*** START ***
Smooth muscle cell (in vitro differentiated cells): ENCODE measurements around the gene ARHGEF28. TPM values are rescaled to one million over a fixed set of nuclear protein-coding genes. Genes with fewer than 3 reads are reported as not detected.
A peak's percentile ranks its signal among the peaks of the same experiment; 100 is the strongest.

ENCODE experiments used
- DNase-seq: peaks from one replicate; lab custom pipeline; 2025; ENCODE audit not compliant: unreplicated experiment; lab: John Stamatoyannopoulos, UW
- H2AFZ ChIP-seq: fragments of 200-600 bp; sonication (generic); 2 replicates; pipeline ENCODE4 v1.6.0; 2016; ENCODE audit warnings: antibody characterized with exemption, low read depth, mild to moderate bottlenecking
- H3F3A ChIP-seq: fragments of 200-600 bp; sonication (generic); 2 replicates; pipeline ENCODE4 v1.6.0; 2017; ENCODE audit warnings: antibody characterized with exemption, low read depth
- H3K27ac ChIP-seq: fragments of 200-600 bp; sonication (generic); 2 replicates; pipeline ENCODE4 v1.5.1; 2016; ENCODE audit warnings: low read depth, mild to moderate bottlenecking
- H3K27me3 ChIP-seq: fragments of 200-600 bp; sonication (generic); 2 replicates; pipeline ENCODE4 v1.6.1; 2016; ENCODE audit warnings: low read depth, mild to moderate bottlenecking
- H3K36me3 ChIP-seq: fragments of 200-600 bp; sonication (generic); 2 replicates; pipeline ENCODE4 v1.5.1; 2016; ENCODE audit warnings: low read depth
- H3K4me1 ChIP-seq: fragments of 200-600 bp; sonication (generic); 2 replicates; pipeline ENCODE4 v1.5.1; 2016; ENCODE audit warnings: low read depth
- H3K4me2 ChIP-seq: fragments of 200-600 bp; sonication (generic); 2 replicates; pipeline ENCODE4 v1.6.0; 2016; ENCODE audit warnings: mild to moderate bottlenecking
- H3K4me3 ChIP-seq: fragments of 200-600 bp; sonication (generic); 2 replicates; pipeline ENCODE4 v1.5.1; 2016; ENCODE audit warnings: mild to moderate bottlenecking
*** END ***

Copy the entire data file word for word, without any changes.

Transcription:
Smooth muscle cell (in vitro differentiated cells): ENCODE measurements around the gene ARHGEF28. TPM values are rescaled to one million over a fixed set of nuclear protein-coding genes. Genes with fewer than 3 reads are reported as not detected.
A peak's percentile ranks its signal among the peaks of the same experiment; 100 is the strongest.

ENCODE experiments used
- DNase-seq: peaks from one replicate; lab custom pipeline; 2025; ENCODE audit not compliant: unreplicated experiment; lab: John Stamatoyannopoulos, UW
- H2AFZ ChIP-seq: fragments of 200-600 bp; sonication (generic); 2 replicates; pipeline ENCODE4 v1.6.0; 2016; ENCODE audit warnings: antibody characterized with exemption, low read depth, mild to moderate bottlenecking
- H3F3A ChIP-seq: fragments of 200-600 bp; sonication (generic); 2 replicates; pipeline ENCODE4 v1.6.0; 2017; ENCODE audit warnings: antibody characterized with exemption, low read depth
- H3K27ac ChIP-seq: fragments of 200-600 bp; sonication (generic); 2 replicates; pipeline ENCODE4 v1.5.1; 2016; ENCODE audit warnings: low read depth, mild to moderate bottlenecking
- H3K27me3 ChIP-seq: fragments of 200-600 bp; sonication (generic); 2 replicates; pipeline ENCODE4 v1.6.1; 2016; ENCODE audit warnings: low read depth, mild to moderate bottlenecking
- H3K36me3 ChIP-seq: fragments of 200-600 bp; sonication (generic); 2 replicates; pipeline ENCODE4 v1.5.1; 2016; ENCODE audit warnings: low read depth
- H3K4me1 ChIP-seq: fragments of 200-600 bp; sonication (generic); 2 replicates; pipeline ENCODE4 v1.5.1; 2016; ENCODE audit warnings: low read depth
- H3K4me2 ChIP-seq: fragments of 200-600 bp; sonication (generic); 2 replicates; pipeline ENCODE4 v1.6.0; 2016; ENCODE audit warnings: mild to moderate bottlenecking
- H3K4me3 ChIP-seq: fragments of 200-600 bp; sonication (generic); 2 replicates; pipeline ENCODE4 v1.5.1; 2016; ENCODE audit warnings: mild to moderate bottlenecking